Ferrero-Waldner at the International conference on security of radioactive sources
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Dr. Benita Ferrero-Waldner
Federal Minister for Foreign Affairs
International Conference on Security of Radioactive Sources
10 - 13 March 2003, Hofburg Kongresszentrum
Vienna, March 11, 2003
Mr. Director General,
Ladies and Gentlemen,
It gives me great pleasure to welcome you here at the Vienna Hofburg, the former imperial palace and venue of many important conferences in the past. As host of this important conference, I hope that despite your intensive programme, you will find some time to enjoy the hospitality of the city of Vienna.
The elegance of the Hofburg stands in stark contrast to the topic which you will discuss in great detail during the next three days. The terrorist attacks of 11 September 2001 in New York have alerted the world also to the potential of nuclear terrorism. These very days the world finds itself on the brink of a war over the issue of weapons of mass destruction.
The caves of Tora Bora of all places have revealed how close terror networks may have come to producing crude radiological dispersal devices, commonly referred to as ,,dirty bombs". Although the destructiveness of ,,dirty bombs" in terms of loss of lives and injuries is much smaller than in the case of a nuclear explosion, it would still be horrendous. It would also create enormous panic and chaos among the population and have severe psychological effects. The costs of a wide-scale evacuation of the affected population, the subsequent clean-up of contaminated property as well as the long-term health hazards would be considerable.
It is, of course, impossible to accurately assess the likelihood of an attack with "dirty bombs". But precisely for this reason a "cradle-to-grave"-control of powerful radioactive sources is urgently needed to protect them against terrorist acts, theft or mishandling. The high number of accidental contaminations with radioactive material in the past two decades points in the same direction.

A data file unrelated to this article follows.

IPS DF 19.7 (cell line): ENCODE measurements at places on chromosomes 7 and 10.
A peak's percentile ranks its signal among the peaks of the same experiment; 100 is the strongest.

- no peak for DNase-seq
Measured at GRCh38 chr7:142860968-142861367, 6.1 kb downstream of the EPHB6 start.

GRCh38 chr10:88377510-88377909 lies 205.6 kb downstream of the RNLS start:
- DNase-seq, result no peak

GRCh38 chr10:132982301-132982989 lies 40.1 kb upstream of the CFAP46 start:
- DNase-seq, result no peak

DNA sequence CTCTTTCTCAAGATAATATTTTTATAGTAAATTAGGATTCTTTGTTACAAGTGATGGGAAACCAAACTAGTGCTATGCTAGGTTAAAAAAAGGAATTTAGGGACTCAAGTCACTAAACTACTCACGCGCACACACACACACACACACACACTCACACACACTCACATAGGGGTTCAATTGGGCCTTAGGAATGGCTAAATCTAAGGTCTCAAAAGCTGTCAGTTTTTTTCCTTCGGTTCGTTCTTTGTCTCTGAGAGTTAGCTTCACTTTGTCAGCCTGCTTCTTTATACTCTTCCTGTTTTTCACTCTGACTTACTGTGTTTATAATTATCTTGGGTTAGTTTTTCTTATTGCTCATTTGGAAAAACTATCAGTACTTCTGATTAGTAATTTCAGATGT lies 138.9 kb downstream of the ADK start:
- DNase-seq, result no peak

As the IAEA has repeatedly pointed out, millions of radioactive sources have been distributed worldwide over the past 50 years and are used to benefit mankind in a wide range of medical, agricultural, industrial and research applications. The security of radioactive materials has traditionally been relatively light. Hence, there is a clear need to strengthen existing security measures as well as to identify and implement additional measures against the potential malevolent or accidental use of radioactive sources.
As radiation knows no boundaries, the security of radioactive sources is a legitimate concern of all states. Thus, countries must demonstrate to their own citizens as well as to the international community that strong and effective security systems are in place and that the dangers stemming from terrorists who are determined to wreak havoc on the civilized world are not to be underestimated. It is by the security we provide for that we as governments will be judged by our citizens.
This Conference is important, because it can - and I quote from mandate of this conference - "help foster a better understanding of the nature of the threats of potential malevolent use, on ways to diminish the likelihood of such threats occurring, and on the necessary measures for preparedness and response in case they do occur".
In this context, I should like to seize this opportunity to commend Director General Mohamed El Baradei and his team for their intensive hard work in the past years in serving as a catalyst for the efforts of many governments to address the challenge posed by radioactive sources and in particular to prevent and counter nuclear terrorism. As we all know, the IAEA has offered and continues to offer a wide variety of services to governments to that end, ranging from assistance in locating, securing and disposing of powerful radioactive sources to the provision of equipment and training of border guards and other law enforcement officials. I am confident that the Agency's impressive expertise will stimulate and enrich our discussion.
More than ever before the IAEA is at the centre of world attention in its efforts to prevent nuclear proliferation at a juncture in history where this pressing issue dominates the national agenda. The IAEA as well as the other Vienna UN units play an invaluable role in helping the UN and in particular the Security Council fulfil the responsibility of maintaining world peace in the face of the new dangers of terror and weapons of mass destruction.
Finally, Mr. Chairman, I am pleased to note that not only the number of participants exceeds all our expectations, but also the level of participation. This attendance testifies to the importance many countries attach to the security of radioactive sources and to this Conference. I harbour no doubts that this combination of political decision-makers and experts will make the Conference very successful. I wish you an inspiring, vivacious debate and - even more importantly - fruitful results of your work.